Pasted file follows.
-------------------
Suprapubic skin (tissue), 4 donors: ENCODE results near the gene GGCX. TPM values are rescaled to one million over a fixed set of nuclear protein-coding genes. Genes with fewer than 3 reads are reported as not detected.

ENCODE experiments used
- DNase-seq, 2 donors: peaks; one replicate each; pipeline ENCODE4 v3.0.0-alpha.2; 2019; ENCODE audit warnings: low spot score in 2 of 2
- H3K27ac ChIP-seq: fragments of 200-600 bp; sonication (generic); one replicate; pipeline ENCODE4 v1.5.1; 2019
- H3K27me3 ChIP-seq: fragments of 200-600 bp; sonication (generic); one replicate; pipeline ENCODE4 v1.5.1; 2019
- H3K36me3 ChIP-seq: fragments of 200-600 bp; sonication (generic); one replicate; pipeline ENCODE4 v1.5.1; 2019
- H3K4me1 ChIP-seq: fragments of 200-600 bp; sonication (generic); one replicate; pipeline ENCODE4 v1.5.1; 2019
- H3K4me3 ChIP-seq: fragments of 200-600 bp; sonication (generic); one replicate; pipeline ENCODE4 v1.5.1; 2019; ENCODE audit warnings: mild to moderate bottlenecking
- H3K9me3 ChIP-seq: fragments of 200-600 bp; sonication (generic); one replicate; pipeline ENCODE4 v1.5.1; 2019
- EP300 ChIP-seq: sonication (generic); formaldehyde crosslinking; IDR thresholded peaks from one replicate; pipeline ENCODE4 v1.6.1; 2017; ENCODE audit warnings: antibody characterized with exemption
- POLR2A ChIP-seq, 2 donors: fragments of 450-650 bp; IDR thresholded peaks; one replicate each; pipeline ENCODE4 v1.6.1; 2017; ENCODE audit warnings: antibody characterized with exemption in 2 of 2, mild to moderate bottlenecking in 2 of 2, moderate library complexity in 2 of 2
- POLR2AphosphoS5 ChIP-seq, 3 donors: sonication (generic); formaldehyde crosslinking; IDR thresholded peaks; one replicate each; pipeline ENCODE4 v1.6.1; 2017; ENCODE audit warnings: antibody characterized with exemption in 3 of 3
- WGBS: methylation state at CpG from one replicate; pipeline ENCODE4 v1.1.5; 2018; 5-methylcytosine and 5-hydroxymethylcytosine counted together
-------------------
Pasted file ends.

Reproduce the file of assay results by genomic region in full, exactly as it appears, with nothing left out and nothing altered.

Suprapubic skin (tissue), 4 donors: ENCODE results near the gene GGCX. TPM values are rescaled to one million over a fixed set of nuclear protein-coding genes. Genes with fewer than 3 reads are reported as not detected.

ENCODE experiments used
- DNase-seq, 2 donors: peaks; one replicate each; pipeline ENCODE4 v3.0.0-alpha.2; 2019; ENCODE audit warnings: low spot score in 2 of 2
- H3K27ac ChIP-seq: fragments of 200-600 bp; sonication (generic); one replicate; pipeline ENCODE4 v1.5.1; 2019
- H3K27me3 ChIP-seq: fragments of 200-600 bp; sonication (generic); one replicate; pipeline ENCODE4 v1.5.1; 2019
- H3K36me3 ChIP-seq: fragments of 200-600 bp; sonication (generic); one replicate; pipeline ENCODE4 v1.5.1; 2019
- H3K4me1 ChIP-seq: fragments of 200-600 bp; sonication (generic); one replicate; pipeline ENCODE4 v1.5.1; 2019
- H3K4me3 ChIP-seq: fragments of 200-600 bp; sonication (generic); one replicate; pipeline ENCODE4 v1.5.1; 2019; ENCODE audit warnings: mild to moderate bottlenecking
- H3K9me3 ChIP-seq: fragments of 200-600 bp; sonication (generic); one replicate; pipeline ENCODE4 v1.5.1; 2019
- EP300 ChIP-seq: sonication (generic); formaldehyde crosslinking; IDR thresholded peaks from one replicate; pipeline ENCODE4 v1.6.1; 2017; ENCODE audit warnings: antibody characterized with exemption
- POLR2A ChIP-seq, 2 donors: fragments of 450-650 bp; IDR thresholded peaks; one replicate each; pipeline ENCODE4 v1.6.1; 2017; ENCODE audit warnings: antibody characterized with exemption in 2 of 2, mild to moderate bottlenecking in 2 of 2, moderate library complexity in 2 of 2
- POLR2AphosphoS5 ChIP-seq, 3 donors: sonication (generic); formaldehyde crosslinking; IDR thresholded peaks; one replicate each; pipeline ENCODE4 v1.6.1; 2017; ENCODE audit warnings: antibody characterized with exemption in 3 of 3
- WGBS: methylation state at CpG from one replicate; pipeline ENCODE4 v1.1.5; 2018; 5-methylcytosine and 5-hydroxymethylcytosine counted together